As firefighters across the West continue to battle what experts are describing as one of the most destructive wildfire seasons in recent memory, a group of U.S. senators, including Democrats Tom Udall and Martin Heinrich of New Mexico, are trying to get a sense of how prepared the National Guard is to help combat large-scale blazes.
Udall and Heinrich joined 10 other senators — including Senate Minority Leader Charles Schumer, D-N.Y.; Dianne Feinstein, D-Calif.; and Bernie Sanders, I-Vt. — in penning a recent letter to Gen. Daniel Hokanson, chief of the National Guard Bureau, urging a “candid” assessment of the Guard’s ability to respond to requests for wildfire assistance. The request comes amid increasing drought conditions across the West; a warm, dry winter in the forecast; and concerns about the potential for a year-round fire season as the effects of climate change intensify.
“A frank estimation will help Congress address any gaps and use every resource available to respond to this year’s fires,” Udall and Heinrich said in a joint statement issued in late October. “It will also help us better resource and equip the Guard for a future in which human-driven climate change will make fire seasons increasingly severe and destructive.”
The language from the statement also appears in the letter sent to Hokanson on Oct. 22.
The letter, issued as firefighters sought to further contain the 10,100-acre Luna Fire in Carson National Forest, also requests an assessment of the availability of trained personnel and proper firefighting equipment within the National Guard, any National Guard plans with governors for coordinated regional responses and an account of the firefighting capacities available through emergency management assistance compacts. The letter also asks whether expanding those compacts would provide additional opportunities or wildfire fighting capacity.
Representatives for Hokanson did not respond to a request for comment about whether the Guard had responded to the senators.
While the National Guard does not respond to wildfires on its own, it can provide equipment and personnel assistance when requested by the Department of Homeland Security or state governors.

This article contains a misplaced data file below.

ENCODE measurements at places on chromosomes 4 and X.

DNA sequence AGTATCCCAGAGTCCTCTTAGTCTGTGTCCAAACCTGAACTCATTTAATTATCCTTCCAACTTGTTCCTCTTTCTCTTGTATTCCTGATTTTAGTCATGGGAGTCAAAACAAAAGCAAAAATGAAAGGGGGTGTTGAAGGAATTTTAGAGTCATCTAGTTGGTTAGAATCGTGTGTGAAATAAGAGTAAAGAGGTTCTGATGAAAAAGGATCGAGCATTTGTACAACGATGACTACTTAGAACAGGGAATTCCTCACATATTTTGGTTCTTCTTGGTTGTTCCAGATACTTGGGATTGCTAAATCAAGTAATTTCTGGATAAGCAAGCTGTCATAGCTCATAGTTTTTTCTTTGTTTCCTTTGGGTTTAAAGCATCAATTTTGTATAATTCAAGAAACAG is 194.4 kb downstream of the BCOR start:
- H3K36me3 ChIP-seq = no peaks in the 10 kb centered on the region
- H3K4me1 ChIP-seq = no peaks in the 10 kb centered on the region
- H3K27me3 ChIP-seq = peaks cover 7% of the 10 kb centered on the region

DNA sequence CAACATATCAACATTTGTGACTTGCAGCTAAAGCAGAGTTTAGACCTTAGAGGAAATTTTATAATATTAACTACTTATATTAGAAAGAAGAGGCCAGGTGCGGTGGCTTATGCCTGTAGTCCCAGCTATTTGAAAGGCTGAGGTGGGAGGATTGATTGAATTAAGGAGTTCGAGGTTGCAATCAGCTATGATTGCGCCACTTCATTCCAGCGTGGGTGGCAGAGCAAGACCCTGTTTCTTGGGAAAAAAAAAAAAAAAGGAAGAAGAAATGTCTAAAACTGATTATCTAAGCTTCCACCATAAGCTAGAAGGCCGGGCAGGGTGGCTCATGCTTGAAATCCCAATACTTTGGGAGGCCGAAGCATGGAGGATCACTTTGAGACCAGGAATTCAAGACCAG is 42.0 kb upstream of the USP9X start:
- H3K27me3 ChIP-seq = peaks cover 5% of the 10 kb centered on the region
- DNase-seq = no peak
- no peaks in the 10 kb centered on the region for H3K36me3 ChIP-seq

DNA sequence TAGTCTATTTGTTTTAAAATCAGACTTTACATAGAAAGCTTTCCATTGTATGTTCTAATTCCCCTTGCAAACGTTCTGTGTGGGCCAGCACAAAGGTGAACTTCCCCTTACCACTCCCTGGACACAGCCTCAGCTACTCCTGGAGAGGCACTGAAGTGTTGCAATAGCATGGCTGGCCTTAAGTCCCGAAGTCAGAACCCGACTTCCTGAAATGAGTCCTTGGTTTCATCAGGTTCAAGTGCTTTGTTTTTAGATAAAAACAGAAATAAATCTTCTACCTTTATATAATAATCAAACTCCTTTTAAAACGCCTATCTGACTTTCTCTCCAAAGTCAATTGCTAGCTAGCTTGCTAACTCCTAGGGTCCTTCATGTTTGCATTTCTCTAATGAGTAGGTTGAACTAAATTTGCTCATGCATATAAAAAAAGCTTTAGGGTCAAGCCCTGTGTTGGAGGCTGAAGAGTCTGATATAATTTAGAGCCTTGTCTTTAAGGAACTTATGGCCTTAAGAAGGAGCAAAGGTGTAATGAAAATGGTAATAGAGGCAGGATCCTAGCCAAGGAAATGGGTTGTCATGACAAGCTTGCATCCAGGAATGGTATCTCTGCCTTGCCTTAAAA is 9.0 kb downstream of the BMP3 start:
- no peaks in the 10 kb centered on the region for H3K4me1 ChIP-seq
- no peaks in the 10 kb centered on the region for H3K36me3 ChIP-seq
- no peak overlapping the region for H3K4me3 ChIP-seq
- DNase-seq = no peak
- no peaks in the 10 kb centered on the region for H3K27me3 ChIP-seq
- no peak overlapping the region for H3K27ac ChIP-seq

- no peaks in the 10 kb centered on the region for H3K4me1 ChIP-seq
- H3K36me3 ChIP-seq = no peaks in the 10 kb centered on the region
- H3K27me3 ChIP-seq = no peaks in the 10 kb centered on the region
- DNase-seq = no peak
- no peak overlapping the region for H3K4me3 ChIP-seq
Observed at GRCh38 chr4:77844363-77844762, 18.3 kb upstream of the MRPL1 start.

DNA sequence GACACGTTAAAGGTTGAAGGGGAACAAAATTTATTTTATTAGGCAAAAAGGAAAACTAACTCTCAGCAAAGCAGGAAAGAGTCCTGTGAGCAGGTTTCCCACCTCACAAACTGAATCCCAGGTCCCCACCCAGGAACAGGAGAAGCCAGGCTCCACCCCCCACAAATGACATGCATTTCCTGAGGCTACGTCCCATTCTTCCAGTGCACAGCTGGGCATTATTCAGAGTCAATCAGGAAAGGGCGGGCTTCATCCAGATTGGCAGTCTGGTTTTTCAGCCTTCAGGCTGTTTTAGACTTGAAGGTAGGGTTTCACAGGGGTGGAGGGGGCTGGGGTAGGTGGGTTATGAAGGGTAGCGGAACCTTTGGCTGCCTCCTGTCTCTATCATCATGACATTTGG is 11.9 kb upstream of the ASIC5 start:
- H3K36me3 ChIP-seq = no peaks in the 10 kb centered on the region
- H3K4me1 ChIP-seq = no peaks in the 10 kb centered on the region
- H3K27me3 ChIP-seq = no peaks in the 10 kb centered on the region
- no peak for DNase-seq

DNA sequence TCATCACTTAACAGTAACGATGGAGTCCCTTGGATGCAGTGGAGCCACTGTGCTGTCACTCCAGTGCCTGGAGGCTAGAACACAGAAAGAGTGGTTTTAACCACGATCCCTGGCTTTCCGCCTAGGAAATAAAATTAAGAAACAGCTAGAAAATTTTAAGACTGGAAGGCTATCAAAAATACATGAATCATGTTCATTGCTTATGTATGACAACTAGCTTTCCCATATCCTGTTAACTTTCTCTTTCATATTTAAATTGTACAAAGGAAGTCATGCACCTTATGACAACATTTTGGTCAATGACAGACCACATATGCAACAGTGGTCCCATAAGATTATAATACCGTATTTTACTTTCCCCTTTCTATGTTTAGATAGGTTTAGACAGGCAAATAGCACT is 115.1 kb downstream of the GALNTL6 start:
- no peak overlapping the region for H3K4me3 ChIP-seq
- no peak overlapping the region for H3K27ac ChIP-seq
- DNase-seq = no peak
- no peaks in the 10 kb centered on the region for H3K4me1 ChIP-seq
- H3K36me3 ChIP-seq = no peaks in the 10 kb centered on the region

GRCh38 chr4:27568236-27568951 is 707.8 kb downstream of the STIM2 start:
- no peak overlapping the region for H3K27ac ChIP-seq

In New Mexico, often that assistance comes in the form of checkpoint supervision and aerial assistance via the Guard’s Black Hawk helicopters.
As recently as October, the New Mexico National Guard assisted firefighters as they battled the Luna Fire in Carson National Forest. As of last week, the fire was 61 percent contained at 10,142 acres, according to data provided by the U.S. Forest Service.
Joseph Vigil, a spokesman for the New Mexico branch of the National Guard, said its pilots received high marks from local and state ground crews as they sought to contain the Luna Fire.
He added that local guard members go through annual training, most recently completing exercises with local agencies in April.
“When we get the call, we’re ready to respond,” Vigil said. “Our motto is ‘Always ready, always there,’ and we take a lot of pride in that.”
Udall stressed the need for firefighting agencies to have the proper resources available to combat an increasingly volatile fire season.
“We owe a great deal of gratitude to our firefighters who are facing incredibly dangerous and frequent wildfires — it is critical they have all the resources they need to combat fires, particularly during a pandemic,” he said in the statement.
Donald Griego, deputy director of fire for the Forestry Division of the New Mexico Energy, Minerals and Natural Resources Department, said the Black Hawk helicopters available through the National Guard help bridge a vital gap in available aviation services during the start of fire season.
“New Mexico’s fire season starts earlier than other states, and there can be a shortage of firefighting aircraft in the Southwest Region until we get further into the summer months,” Griego said in a statement.
Heinrich echoed Udall’s sentiment in a statement, also noting the unusual nature of this year’s fire season and a need to create a plan for possible blazes exacerbated by climate change.
“Given recent fire activity that has been outside of New Mexico’s usual fire season, it is evident that we will be facing longer, more intense, and costly fire seasons as the climate continues to warm,” Heinrich said.
“It is my mission to be proactive and strengthen science-based resources that better prepare New Mexicans for the future that we know is coming.”